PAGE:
So I propose that we all need negative time to balance the positive time of life. Curiously, for some reason there are few words in our everyday language that allows us to express this need for balance and calm.

What we do with this time is a personal matter. For me it usually is a matter of listening to music, often minimal guitar or piano compositions. My passion for photography (travel, shooting and processing) is essentially a negative time activity. Lately, I use this time to write these blog posts.

Notes on Composition II

This is part 2 of my notes on composition. You can find part 1 here.

This is the continuation of my analysis of a selection of my own photographs showing what I have learned in the process of making them, expressed in a way that helps me to approach new subjects with these ideas in mind. This is written primarily for my own education. I'm not consciously trying to relabel existing ideas but rather to personalise how I see my own work.

This is very much work-in-progress.


In part 1 I mentioned the writing of the architect Christopher Alexander. I read his books many years before I decided to take up photography. I came across them in the study of software design even though his field is architecture. My profession is software development. I wonder how these could all be connected.

So in what way are Alexander's ideas relevant to photography? For many years I wasn't aware that they were, but over time I started to see connections - the thoughts I started to have relating to compositional harmony started to resemble some of the fundamental properties of wholeness that Alexander has suggested. One of these properties is Echoes. Echoes are repetitions of a shape or form (possibly at multiple levels of scale) in architecture, creating uniformity and a sense of harmony.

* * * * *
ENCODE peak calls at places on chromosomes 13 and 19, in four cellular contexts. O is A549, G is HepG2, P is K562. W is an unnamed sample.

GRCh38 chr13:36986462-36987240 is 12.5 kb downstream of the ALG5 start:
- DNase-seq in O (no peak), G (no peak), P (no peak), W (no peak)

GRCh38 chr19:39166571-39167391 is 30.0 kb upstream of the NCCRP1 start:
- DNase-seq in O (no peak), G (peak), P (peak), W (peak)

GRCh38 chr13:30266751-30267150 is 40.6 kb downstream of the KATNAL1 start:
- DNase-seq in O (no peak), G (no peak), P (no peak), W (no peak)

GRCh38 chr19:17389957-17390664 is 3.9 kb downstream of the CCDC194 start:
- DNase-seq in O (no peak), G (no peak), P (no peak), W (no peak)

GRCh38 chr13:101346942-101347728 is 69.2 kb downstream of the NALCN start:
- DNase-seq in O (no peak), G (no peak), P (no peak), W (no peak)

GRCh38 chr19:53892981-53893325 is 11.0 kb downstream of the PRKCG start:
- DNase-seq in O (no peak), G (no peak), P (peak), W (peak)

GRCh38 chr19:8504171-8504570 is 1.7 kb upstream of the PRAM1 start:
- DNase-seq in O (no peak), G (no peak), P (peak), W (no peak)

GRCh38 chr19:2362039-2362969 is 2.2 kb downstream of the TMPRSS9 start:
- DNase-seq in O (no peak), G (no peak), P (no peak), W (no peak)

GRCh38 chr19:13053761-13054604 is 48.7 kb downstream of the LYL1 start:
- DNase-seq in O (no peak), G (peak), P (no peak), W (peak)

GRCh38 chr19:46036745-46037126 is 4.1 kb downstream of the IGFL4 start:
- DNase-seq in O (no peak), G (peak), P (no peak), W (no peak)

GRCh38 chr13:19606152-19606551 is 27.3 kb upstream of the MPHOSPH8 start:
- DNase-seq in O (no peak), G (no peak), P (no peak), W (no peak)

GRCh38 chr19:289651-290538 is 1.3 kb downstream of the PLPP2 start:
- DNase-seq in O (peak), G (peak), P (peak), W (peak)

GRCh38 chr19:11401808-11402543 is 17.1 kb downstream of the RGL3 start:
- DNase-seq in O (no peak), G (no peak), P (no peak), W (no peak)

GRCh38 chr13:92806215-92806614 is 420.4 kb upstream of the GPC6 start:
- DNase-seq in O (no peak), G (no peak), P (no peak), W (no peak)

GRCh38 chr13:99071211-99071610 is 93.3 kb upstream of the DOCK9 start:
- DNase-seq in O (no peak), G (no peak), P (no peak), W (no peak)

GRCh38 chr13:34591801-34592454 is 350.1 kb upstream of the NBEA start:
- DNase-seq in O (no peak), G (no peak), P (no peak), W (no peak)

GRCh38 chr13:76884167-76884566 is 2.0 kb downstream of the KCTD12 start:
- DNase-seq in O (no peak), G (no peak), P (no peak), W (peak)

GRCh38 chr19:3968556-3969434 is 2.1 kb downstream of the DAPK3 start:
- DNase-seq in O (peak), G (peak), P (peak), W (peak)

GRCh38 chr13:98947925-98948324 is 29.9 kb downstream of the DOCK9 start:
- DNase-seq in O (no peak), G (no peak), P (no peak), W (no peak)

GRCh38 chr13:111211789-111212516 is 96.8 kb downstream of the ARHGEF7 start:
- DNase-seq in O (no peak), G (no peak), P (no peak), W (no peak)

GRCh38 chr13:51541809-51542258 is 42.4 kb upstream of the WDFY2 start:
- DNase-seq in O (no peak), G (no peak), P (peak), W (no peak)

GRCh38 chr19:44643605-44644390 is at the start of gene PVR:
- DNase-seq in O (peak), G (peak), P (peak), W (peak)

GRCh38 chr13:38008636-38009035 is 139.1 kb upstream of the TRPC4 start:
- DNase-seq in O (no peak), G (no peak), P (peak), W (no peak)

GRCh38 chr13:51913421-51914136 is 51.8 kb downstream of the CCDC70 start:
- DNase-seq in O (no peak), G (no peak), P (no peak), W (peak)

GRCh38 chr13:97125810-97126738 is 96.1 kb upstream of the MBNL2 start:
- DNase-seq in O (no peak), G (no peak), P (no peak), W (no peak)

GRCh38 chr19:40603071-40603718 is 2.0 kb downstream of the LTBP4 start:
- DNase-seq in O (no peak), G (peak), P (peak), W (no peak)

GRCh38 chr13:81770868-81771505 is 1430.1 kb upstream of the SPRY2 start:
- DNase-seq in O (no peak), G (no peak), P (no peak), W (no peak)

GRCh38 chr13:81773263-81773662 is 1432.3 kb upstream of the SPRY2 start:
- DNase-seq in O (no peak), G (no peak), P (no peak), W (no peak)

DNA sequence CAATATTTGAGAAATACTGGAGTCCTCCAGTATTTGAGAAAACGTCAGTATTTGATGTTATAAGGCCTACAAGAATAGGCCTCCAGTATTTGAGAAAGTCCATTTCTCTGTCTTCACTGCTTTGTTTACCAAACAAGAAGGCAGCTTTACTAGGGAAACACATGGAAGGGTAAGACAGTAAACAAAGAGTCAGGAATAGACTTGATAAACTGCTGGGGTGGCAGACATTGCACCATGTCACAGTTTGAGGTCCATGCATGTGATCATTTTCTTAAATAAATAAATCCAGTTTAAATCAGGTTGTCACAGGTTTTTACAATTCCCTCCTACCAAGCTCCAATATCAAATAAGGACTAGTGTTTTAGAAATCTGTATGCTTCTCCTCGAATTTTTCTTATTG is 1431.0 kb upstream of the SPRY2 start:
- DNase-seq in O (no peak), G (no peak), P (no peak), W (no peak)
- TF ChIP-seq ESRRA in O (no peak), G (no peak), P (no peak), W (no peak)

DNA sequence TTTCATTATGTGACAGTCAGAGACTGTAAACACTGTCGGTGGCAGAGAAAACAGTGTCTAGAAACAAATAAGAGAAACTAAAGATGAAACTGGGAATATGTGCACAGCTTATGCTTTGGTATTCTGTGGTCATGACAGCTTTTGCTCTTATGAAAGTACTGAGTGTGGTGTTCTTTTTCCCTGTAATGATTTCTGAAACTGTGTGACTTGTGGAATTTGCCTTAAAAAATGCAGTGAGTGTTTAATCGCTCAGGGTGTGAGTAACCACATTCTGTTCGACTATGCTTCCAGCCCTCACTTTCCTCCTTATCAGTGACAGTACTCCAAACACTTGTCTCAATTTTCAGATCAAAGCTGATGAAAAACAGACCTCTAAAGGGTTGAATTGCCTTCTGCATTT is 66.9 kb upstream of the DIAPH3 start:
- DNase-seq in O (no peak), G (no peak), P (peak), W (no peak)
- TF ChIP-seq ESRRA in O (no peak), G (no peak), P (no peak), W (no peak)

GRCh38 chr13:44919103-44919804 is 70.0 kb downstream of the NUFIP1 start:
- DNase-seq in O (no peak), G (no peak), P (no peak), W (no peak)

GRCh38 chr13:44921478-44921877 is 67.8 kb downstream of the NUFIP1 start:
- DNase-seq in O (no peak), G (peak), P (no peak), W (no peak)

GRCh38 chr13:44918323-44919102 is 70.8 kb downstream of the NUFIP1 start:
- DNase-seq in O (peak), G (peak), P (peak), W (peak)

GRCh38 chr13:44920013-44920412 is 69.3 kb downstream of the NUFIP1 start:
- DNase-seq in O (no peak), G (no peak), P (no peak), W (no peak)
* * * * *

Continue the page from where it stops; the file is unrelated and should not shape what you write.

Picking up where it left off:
For me echoes create strong visual interest in a scene, making it interesting to photograph. The eye can appreciate them even if the conscious mind isn't aware of them. In the photograph below the triangular shape of the railing has an echo in the triangle around the bridge - this creates strong visual interest and (in my experience) makes for a relatively unique way of viewing this scene. Incidentally, this was one of my first long exposure photographs and is a composition that I'm particularly happy with. I don't think it's possible to recreate this as a wall has been built in front of the railing.

I expect to explore more of Alexanders fundamental properties of wholeness in the future.


Echoes - Beckett


Truth is Beauty

The poet John Keats once famously wrote "'beauty is truth, truth beauty,' – that is all / Ye know on earth, and all ye need to know" (Ode on a Grecian Urn, 1819). We may feel that a beautiful photograph is true (and it may be true) but I think of it the other way around - true things are beautiful.

I find it fascinating how simple and functional things can have beauty. I find that these fishing nets in Venice have beauty. Perhaps I shouldn't be surprised, maybe there is always a beauty in simple functional things - perhaps it's because they are true to themselves and that they are not preoccupied, striving to be something that they can't be? Perhaps this is what real beauty is and therefore this is what we should aim for in our lives and in our photography?

Similarly, could it be that the reason that we love portrait photography is because we can see truth in it too - that a talented portrait photographer can find this truth and capture it? A moment, an expression, a short glimpse of the true person under the facade.


Truth is Beauty - Nets


The Unseen

Composing a photograph requires decisions to be made regarding what to include in the frame and what to exclude. Deciding on the contents and arrangement of the frame is typically the thing that we are most preoccupied with when composing.